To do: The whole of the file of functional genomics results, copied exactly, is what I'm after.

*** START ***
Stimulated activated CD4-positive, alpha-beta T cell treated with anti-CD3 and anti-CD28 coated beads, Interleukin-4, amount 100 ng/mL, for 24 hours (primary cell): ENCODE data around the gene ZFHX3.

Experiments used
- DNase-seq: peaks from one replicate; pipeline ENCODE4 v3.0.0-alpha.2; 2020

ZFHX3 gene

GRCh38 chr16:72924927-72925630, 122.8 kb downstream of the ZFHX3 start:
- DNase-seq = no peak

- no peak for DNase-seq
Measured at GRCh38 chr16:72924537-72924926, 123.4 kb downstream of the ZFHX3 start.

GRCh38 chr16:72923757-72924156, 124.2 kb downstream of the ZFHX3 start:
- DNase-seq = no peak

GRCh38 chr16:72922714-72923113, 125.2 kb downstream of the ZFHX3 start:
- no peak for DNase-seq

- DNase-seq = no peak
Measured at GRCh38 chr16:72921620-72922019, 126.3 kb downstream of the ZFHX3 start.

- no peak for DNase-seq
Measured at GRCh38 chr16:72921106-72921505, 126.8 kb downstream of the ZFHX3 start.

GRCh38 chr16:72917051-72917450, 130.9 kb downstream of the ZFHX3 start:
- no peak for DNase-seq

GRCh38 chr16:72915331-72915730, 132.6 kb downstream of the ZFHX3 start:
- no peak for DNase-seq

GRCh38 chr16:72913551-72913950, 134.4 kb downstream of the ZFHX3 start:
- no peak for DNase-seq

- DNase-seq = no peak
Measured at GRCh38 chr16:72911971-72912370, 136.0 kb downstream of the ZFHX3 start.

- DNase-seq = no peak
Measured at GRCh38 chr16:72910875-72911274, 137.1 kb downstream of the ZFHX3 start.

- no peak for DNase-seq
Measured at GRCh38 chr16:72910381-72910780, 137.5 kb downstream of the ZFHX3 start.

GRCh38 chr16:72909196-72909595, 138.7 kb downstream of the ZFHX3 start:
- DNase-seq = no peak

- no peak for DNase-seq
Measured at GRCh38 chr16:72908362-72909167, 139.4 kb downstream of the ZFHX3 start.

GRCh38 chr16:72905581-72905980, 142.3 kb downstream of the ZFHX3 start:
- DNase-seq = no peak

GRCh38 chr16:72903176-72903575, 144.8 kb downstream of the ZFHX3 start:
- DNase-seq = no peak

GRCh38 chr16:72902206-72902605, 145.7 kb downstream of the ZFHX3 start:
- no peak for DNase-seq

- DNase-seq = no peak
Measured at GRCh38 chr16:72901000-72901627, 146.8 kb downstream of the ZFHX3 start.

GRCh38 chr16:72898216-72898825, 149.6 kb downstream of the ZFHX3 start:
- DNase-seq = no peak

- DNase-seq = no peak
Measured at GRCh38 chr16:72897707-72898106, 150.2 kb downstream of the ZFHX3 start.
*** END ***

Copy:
Stimulated activated CD4-positive, alpha-beta T cell treated with anti-CD3 and anti-CD28 coated beads, Interleukin-4, amount 100 ng/mL, for 24 hours (primary cell): ENCODE data around the gene ZFHX3.

Experiments used
- DNase-seq: peaks from one replicate; pipeline ENCODE4 v3.0.0-alpha.2; 2020

ZFHX3 gene

GRCh38 chr16:72924927-72925630, 122.8 kb downstream of the ZFHX3 start:
- DNase-seq = no peak

- no peak for DNase-seq
Measured at GRCh38 chr16:72924537-72924926, 123.4 kb downstream of the ZFHX3 start.

GRCh38 chr16:72923757-72924156, 124.2 kb downstream of the ZFHX3 start:
- DNase-seq = no peak

GRCh38 chr16:72922714-72923113, 125.2 kb downstream of the ZFHX3 start:
- no peak for DNase-seq

- DNase-seq = no peak
Measured at GRCh38 chr16:72921620-72922019, 126.3 kb downstream of the ZFHX3 start.

- no peak for DNase-seq
Measured at GRCh38 chr16:72921106-72921505, 126.8 kb downstream of the ZFHX3 start.

GRCh38 chr16:72917051-72917450, 130.9 kb downstream of the ZFHX3 start:
- no peak for DNase-seq

GRCh38 chr16:72915331-72915730, 132.6 kb downstream of the ZFHX3 start:
- no peak for DNase-seq

GRCh38 chr16:72913551-72913950, 134.4 kb downstream of the ZFHX3 start:
- no peak for DNase-seq

- DNase-seq = no peak
Measured at GRCh38 chr16:72911971-72912370, 136.0 kb downstream of the ZFHX3 start.

- DNase-seq = no peak
Measured at GRCh38 chr16:72910875-72911274, 137.1 kb downstream of the ZFHX3 start.

- no peak for DNase-seq
Measured at GRCh38 chr16:72910381-72910780, 137.5 kb downstream of the ZFHX3 start.

GRCh38 chr16:72909196-72909595, 138.7 kb downstream of the ZFHX3 start:
- DNase-seq = no peak

- no peak for DNase-seq
Measured at GRCh38 chr16:72908362-72909167, 139.4 kb downstream of the ZFHX3 start.

GRCh38 chr16:72905581-72905980, 142.3 kb downstream of the ZFHX3 start:
- DNase-seq = no peak

GRCh38 chr16:72903176-72903575, 144.8 kb downstream of the ZFHX3 start:
- DNase-seq = no peak

GRCh38 chr16:72902206-72902605, 145.7 kb downstream of the ZFHX3 start:
- no peak for DNase-seq

- DNase-seq = no peak
Measured at GRCh38 chr16:72901000-72901627, 146.8 kb downstream of the ZFHX3 start.

GRCh38 chr16:72898216-72898825, 149.6 kb downstream of the ZFHX3 start:
- DNase-seq = no peak

- DNase-seq = no peak
Measured at GRCh38 chr16:72897707-72898106, 150.2 kb downstream of the ZFHX3 start.